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/Content Marketing: How one page drives 10k visits per month & created 233 links (zero outreach)

Digital PR

Content Marketing: How one page drives 10k visits per month & created 233 links (zero outreach)

Organic visits

10k per month

Linking root domains


Outreach time





Standout CV


Content Marketing

This is how we created a page targeting ‘Average UK Salary’ queries that overtook the likes of GQ Magazine and the ONS to generate over ten thousands visits per month and links from 233 domains without any outreach time at all


Root’s client, StandOut CV, is a website that operates in the UK (and now US) recruitment market. The website generates most of its leads through pages that rank for ‘CV templates’, offering advice and downloadables for people looking to increase their chances of employment.

StandOut CV operate in a tough environment, with sites like Zety through to Monster.co.uk (DR 78 and 74 respectively) creating tons of content able to feed off their larger brand presence and authority.

Therefore, digital PR and high quality content is key for StandOut CV and what is going to make them more competitive across the board when it comes to organic search.

Campaign Summary

A method we created and have written about before on Moz, is utilising existing search volumes to discover and create link building opportunities.

The idea is simple: if we can produce a piece of content that can rank for queries that are likely to include those searched by journalists, we can interject their own content creation process and become a go-to resource.

As a strategy across our client accounts, we do this alongside our award winning campaigns and PR Requests, giving accounts more opportunities to generate links and coverage.

For StandOut CV, we obviously wanted to keep the topic of our content focused within UK recruitment, and our research led us to ‘Average UK Salary’ – a keyword in itself that has a search volume of 90,500 per month.

Not only did the keyword have a ton of search volume – although mostly not our direct target audience – we could see using the Ahrefs Chrome toolbar that the top ranking URLs all had over 100 LRDs directly linking to their pages.

This was important as not only did it show that there was a linking demand for this sort of content (if we could break through) but also that not one URL was the dominant go-to resource, often the case when a .gov site appears in a SERP.

However, among the top ranking URLs, the content there didn’t pass the eye test. The content depth was lacking and importantly the content looked un-engaging. A real lack of visuals and formatting within the articles to help a user find the key information quickly.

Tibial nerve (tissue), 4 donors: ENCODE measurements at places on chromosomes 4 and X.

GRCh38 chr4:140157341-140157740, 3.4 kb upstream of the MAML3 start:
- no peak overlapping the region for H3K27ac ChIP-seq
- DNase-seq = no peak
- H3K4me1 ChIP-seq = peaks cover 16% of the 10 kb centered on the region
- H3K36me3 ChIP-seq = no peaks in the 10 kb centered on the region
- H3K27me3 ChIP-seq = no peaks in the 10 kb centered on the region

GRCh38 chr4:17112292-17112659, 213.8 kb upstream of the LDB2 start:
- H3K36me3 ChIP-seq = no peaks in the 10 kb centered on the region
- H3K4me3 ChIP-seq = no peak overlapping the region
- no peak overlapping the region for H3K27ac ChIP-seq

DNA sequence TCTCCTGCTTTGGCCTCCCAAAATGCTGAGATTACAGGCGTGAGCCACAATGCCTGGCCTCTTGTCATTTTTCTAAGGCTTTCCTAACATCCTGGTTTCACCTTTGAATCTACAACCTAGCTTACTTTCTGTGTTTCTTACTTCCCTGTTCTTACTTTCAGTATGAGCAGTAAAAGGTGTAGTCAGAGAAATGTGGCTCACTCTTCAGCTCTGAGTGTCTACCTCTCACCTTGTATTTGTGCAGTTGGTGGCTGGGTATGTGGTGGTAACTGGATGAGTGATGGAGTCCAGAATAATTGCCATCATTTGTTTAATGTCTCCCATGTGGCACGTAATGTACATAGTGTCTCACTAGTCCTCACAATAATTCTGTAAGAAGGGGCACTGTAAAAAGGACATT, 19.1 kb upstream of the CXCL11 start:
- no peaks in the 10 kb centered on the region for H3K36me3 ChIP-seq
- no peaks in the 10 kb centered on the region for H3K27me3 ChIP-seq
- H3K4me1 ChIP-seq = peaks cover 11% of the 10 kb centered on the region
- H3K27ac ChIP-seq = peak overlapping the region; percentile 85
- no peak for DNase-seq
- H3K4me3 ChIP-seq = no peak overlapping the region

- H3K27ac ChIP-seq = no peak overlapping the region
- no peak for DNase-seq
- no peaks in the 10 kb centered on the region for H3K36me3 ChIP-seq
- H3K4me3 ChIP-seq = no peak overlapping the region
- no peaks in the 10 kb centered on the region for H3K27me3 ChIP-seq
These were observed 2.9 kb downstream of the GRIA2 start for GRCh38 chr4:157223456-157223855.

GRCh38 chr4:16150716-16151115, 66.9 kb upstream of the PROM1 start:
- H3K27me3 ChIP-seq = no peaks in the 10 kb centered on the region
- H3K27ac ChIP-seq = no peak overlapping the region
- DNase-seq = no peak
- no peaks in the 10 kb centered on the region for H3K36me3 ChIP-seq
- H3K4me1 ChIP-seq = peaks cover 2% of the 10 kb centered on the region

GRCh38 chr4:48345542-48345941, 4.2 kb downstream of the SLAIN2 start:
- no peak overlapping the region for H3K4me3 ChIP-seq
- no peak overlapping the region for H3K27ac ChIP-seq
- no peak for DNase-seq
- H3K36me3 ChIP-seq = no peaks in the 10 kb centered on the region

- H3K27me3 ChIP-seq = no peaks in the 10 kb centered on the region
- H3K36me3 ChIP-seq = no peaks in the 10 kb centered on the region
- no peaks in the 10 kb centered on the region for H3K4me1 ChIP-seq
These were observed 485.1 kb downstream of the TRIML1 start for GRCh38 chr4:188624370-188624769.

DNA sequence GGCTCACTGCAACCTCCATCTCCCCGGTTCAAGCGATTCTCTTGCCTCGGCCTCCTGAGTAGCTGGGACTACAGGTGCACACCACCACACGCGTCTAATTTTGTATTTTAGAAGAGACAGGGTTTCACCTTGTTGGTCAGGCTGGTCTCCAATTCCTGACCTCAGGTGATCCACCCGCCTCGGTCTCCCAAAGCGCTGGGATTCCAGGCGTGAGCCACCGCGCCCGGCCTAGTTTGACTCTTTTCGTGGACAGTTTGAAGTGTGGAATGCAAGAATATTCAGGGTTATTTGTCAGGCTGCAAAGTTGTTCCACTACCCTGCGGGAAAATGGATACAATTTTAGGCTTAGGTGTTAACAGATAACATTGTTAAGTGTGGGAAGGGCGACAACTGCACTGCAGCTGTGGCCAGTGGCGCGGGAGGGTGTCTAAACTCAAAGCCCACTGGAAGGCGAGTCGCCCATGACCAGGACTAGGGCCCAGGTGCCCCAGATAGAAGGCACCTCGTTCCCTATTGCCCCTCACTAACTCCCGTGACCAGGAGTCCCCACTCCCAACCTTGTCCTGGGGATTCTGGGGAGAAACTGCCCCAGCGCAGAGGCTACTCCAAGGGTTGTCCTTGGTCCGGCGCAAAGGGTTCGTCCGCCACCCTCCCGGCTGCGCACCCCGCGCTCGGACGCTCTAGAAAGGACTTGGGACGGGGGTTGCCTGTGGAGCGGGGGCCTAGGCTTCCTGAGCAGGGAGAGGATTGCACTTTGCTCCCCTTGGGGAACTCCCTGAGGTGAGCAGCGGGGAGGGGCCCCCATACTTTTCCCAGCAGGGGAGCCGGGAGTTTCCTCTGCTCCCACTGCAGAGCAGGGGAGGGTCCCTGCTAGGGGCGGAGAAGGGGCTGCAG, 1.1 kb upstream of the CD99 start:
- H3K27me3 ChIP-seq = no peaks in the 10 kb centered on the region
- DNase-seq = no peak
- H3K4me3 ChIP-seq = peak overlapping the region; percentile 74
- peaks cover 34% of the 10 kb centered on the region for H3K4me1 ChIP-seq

Here’s how the GQ Magazine page – ranking in position 2 at the time – looked back in 2020:

From a content marketing stand-point, this page made us optimistic about our own ranking chances.

What made us optimistic was that the page makes the job of the reader so much harder to find the key points of information they need – which is even more important when the reader is a journalist producing their 2nd/3rd/4th article of the day.

Although the gap between domain authorities here was huge (93 DR for GQ vs 48 DR for StandOut at the time), the lack of content quality in the SERP gave us an opportunity to pounce.


With a lofty goal now in place, we had to go about creating a superior piece of content using the latest statistics available, and allowing users to engage the key parts of their query faster.

So, we did this right at the top of the page:

Within 5 seconds, any user landing on the page is able to see what the average UK salary is, alongside a bunch of other interesting stats that could peak their interest.

The page then further cascades into a whole host of related ‘average uk salary’ information, breaking down how it varies by part-time to full-time workers, the top paying jobs, CEO salaries, variance by age and gender, etc.

From an SEO and Content Marketing stand-point, we’re able to provide more value to users who are looking for the ‘average UK salary’ but not only answering that query quickly but also anticipating the queries that may come up next. 

On our page, someone will quickly find out the answers, but from there, people may wonder how it varies by gender or age, what the differences look like between professions, and so on.

This gives us a helping hand, which is not only clear in how the page ranks but also in the pages link profile:

Source: Expatica.com

However, this process is a timely one. We include it as part of an overarching Digital PR Strategy because it can take time for the content to be indexed, climb up the rankings and then generate links. Therefore, we’d typically create these inbound link assets alongside our Creative Campaigns and PR Requests, which have the ability to both drive links quickly and in volume.

For the ‘average UK salary’ piece, the first year was challenging. Although still a successful piece of content, within the first 12 months of being live, the page has generated 59 linking root domains, but we knew the piece and the SERPs we were competing in had more potential.

Thankfully, by being able to continue working on the piece and annualling updating the data, copy and imagery, we’ve been able to go from strength-to-strength without ever sending a single outreach email about the piece.


  • Over 180k organic clicks through 2022
  • 7.08 million impression in Google search
  • 233 linking root domains (and counting)
  • Links from politics.co.uk, onrec.com, expatica.com, studyinternational.com and many more
  • No outreach time at all
  • Position one rankings from high volume and competitive keywords
  • Outranked both the ONS and GQ with a vastly inferior domain authority

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